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Census figures show boom in Boston’s foreign-born population

News from the Boston Standard, Lincolnshire: bostonstandard.co.uk, on Twitter @standardboston

News from the Boston Standard, Lincolnshire: bostonstandard.co.uk, on Twitter @standardboston

Almost 10,000 foreign-born residents live in Boston, according to the latest batch of 2011 Census data.

The borough has been held up in the national press as an example of rapid population change since 2001, with the number of residents born overseas rising from fewer than 1,500.

The statistics show that Boston has more Polish residents than anywhere outside of the south east, with 3,000 living in the borough.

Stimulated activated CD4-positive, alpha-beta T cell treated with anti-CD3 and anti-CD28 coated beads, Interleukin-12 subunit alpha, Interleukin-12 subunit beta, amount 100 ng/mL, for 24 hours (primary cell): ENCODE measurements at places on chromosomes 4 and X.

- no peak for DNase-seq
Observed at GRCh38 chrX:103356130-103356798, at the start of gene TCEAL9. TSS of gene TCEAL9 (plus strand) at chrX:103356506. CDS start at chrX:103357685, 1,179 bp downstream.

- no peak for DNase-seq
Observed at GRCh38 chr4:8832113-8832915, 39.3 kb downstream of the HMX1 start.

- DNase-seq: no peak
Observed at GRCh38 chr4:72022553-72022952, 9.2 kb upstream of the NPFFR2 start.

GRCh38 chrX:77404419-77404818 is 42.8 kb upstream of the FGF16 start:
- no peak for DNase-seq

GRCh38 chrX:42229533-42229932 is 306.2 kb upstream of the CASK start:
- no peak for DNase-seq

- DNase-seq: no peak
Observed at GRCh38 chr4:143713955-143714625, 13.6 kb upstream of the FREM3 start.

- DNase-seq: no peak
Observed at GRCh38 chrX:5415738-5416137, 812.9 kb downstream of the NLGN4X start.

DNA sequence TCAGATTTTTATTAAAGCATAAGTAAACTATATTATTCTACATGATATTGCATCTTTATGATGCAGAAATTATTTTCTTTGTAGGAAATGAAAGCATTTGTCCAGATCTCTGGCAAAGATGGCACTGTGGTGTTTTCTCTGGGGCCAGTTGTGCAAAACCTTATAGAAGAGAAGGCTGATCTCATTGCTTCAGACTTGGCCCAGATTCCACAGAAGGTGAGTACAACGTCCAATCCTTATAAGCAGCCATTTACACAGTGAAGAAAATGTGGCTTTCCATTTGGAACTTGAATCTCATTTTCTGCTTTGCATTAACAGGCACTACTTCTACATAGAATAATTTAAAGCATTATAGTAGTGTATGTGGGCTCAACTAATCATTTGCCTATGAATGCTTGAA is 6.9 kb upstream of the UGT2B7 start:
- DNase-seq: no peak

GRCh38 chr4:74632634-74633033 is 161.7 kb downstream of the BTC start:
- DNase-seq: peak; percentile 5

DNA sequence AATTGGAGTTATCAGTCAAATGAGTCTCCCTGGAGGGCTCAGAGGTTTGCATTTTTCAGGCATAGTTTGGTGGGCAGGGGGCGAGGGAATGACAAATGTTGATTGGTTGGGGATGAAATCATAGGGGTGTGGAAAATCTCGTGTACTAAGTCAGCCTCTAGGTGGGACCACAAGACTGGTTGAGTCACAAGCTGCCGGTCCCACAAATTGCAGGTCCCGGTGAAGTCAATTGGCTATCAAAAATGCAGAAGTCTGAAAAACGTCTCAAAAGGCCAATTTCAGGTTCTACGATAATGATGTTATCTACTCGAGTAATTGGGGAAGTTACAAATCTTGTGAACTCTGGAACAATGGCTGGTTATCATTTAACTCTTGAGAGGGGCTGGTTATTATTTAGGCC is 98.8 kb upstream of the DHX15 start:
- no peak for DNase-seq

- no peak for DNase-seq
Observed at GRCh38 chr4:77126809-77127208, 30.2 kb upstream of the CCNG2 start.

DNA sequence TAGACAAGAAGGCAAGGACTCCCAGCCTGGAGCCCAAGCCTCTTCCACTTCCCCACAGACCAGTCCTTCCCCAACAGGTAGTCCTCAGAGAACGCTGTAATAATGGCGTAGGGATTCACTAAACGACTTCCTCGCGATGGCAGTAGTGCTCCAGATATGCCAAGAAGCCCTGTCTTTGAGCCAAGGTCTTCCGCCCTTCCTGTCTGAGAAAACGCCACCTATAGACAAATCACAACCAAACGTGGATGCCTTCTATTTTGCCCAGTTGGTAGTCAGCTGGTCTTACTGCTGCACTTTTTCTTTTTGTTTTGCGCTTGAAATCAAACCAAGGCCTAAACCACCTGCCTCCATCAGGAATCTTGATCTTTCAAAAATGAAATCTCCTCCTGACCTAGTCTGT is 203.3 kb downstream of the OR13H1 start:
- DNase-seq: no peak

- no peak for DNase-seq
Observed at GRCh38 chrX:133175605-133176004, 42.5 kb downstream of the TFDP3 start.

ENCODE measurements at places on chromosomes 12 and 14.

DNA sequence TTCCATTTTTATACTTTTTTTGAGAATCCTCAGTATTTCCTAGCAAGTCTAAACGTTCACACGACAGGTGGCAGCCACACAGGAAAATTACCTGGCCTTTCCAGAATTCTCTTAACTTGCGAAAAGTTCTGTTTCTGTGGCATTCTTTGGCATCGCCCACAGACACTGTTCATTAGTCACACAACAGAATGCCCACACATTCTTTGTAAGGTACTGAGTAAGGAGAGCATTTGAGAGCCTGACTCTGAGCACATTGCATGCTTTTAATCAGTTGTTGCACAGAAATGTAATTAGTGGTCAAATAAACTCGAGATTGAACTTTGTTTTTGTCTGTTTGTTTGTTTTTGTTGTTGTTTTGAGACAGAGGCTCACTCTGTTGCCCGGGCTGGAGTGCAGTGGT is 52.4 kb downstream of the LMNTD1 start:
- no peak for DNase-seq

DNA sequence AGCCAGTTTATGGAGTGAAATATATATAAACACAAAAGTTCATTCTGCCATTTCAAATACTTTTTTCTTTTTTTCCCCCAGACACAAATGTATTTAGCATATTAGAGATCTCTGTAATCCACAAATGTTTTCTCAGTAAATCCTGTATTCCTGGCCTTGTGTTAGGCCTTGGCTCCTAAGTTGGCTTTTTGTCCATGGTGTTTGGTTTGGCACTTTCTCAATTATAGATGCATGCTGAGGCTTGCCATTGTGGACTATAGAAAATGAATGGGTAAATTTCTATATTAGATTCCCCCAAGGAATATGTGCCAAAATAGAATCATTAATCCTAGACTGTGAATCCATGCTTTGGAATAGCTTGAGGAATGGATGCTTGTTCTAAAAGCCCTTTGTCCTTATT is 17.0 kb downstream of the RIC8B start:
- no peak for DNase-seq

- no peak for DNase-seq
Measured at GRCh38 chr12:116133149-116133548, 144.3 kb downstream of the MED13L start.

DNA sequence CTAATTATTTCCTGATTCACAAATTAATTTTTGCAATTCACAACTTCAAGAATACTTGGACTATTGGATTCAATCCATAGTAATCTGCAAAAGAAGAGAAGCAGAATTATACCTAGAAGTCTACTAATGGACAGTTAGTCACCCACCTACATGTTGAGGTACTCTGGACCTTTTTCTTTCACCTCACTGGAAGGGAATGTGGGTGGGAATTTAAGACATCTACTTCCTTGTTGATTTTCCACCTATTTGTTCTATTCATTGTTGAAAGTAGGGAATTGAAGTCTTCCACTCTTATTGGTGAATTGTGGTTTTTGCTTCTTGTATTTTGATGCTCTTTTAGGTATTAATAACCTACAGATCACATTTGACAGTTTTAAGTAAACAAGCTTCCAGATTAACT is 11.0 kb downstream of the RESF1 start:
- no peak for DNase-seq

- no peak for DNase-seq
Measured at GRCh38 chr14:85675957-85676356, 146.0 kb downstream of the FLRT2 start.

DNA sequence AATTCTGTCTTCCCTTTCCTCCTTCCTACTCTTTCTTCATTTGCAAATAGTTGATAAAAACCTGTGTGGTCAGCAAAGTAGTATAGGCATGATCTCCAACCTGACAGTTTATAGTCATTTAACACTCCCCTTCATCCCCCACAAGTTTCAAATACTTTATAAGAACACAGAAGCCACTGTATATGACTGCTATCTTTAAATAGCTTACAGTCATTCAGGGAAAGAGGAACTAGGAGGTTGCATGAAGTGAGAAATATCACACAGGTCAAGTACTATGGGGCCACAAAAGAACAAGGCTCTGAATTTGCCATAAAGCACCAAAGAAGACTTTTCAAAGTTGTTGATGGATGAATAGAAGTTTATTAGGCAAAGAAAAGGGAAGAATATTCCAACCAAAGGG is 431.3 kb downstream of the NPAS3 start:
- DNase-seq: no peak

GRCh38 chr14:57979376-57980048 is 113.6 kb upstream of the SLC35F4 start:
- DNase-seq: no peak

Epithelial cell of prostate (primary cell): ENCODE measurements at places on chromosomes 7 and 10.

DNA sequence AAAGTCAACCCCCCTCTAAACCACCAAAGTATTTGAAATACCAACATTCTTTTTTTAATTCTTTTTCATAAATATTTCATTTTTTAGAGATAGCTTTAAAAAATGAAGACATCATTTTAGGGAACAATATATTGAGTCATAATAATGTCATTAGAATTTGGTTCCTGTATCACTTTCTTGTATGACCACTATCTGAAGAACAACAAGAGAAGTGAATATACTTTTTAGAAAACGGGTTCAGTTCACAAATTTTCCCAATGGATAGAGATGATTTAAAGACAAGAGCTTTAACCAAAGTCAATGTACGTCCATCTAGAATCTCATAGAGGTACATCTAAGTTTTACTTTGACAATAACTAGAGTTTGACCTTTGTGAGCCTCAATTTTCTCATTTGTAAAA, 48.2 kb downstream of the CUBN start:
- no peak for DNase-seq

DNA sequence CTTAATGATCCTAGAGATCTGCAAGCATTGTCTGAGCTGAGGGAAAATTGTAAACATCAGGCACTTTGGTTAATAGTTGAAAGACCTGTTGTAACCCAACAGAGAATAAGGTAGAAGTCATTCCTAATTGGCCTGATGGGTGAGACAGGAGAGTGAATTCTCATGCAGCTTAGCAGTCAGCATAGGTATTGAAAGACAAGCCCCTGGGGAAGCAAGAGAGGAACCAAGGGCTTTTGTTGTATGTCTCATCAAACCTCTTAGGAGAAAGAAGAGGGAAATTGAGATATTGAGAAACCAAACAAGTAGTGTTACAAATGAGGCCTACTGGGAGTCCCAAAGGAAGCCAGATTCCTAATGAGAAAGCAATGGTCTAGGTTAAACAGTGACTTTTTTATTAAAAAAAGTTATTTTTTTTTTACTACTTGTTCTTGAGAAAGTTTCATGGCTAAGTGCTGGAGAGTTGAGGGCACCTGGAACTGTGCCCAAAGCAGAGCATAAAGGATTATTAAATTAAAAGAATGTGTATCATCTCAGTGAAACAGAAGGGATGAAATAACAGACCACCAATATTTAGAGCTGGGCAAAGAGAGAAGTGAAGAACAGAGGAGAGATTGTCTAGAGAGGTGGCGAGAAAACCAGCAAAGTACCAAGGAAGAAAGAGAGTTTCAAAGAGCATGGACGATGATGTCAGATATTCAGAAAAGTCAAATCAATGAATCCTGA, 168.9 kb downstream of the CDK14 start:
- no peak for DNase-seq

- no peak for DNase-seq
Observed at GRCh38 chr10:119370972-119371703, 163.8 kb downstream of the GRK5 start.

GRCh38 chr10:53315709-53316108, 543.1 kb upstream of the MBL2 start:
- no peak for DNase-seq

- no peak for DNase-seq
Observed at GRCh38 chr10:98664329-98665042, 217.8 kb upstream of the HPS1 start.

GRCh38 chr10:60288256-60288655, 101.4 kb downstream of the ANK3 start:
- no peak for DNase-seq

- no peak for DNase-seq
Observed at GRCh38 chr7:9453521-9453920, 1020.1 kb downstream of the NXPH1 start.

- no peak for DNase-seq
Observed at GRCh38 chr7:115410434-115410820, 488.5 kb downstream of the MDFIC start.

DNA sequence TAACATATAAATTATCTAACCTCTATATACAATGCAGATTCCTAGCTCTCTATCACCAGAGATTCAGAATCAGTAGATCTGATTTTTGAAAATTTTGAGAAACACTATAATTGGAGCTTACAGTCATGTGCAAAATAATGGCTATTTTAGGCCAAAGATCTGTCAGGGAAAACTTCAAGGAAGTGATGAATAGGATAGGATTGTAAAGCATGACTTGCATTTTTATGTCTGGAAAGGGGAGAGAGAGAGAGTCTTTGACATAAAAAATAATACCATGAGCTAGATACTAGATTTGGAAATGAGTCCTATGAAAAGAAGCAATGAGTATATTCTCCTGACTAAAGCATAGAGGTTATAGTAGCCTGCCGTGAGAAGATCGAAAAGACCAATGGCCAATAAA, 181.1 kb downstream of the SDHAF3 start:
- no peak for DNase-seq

The information, the second round of data released, shows 12.1 per cent of Boston residents hold non-British EU passports - well above the Lincolnshire average of 3.5 per cent.

In total 15.2 per cent of people in Boston were born abroad.

The borough council launched an inquiry earlier this year to look at how to tackle the impact of rapid population growth – but protesters believe they have not done enough and held an anti-immigration demonstration in the town last month.

Other information from the census shows a big drop in the number of people in Boston describing themselves as Christian, with the figure falling from 80.2 per cent in 2001 to 71.1 per cent in 2011.

The number of people with a mortgage dropped from 35.6 per cent to 30 per cent.

 

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